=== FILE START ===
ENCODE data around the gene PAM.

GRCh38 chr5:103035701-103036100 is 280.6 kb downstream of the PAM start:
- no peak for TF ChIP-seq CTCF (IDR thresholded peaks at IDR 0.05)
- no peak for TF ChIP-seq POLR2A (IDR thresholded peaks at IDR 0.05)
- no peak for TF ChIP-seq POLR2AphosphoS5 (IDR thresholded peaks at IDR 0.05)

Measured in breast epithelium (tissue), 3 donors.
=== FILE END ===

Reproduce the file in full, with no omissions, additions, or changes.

ENCODE data around the gene PAM.

GRCh38 chr5:103035701-103036100 is 280.6 kb downstream of the PAM start:
- no peak for TF ChIP-seq CTCF (IDR thresholded peaks at IDR 0.05)
- no peak for TF ChIP-seq POLR2A (IDR thresholded peaks at IDR 0.05)
- no peak for TF ChIP-seq POLR2AphosphoS5 (IDR thresholded peaks at IDR 0.05)

Measured in breast epithelium (tissue), 3 donors.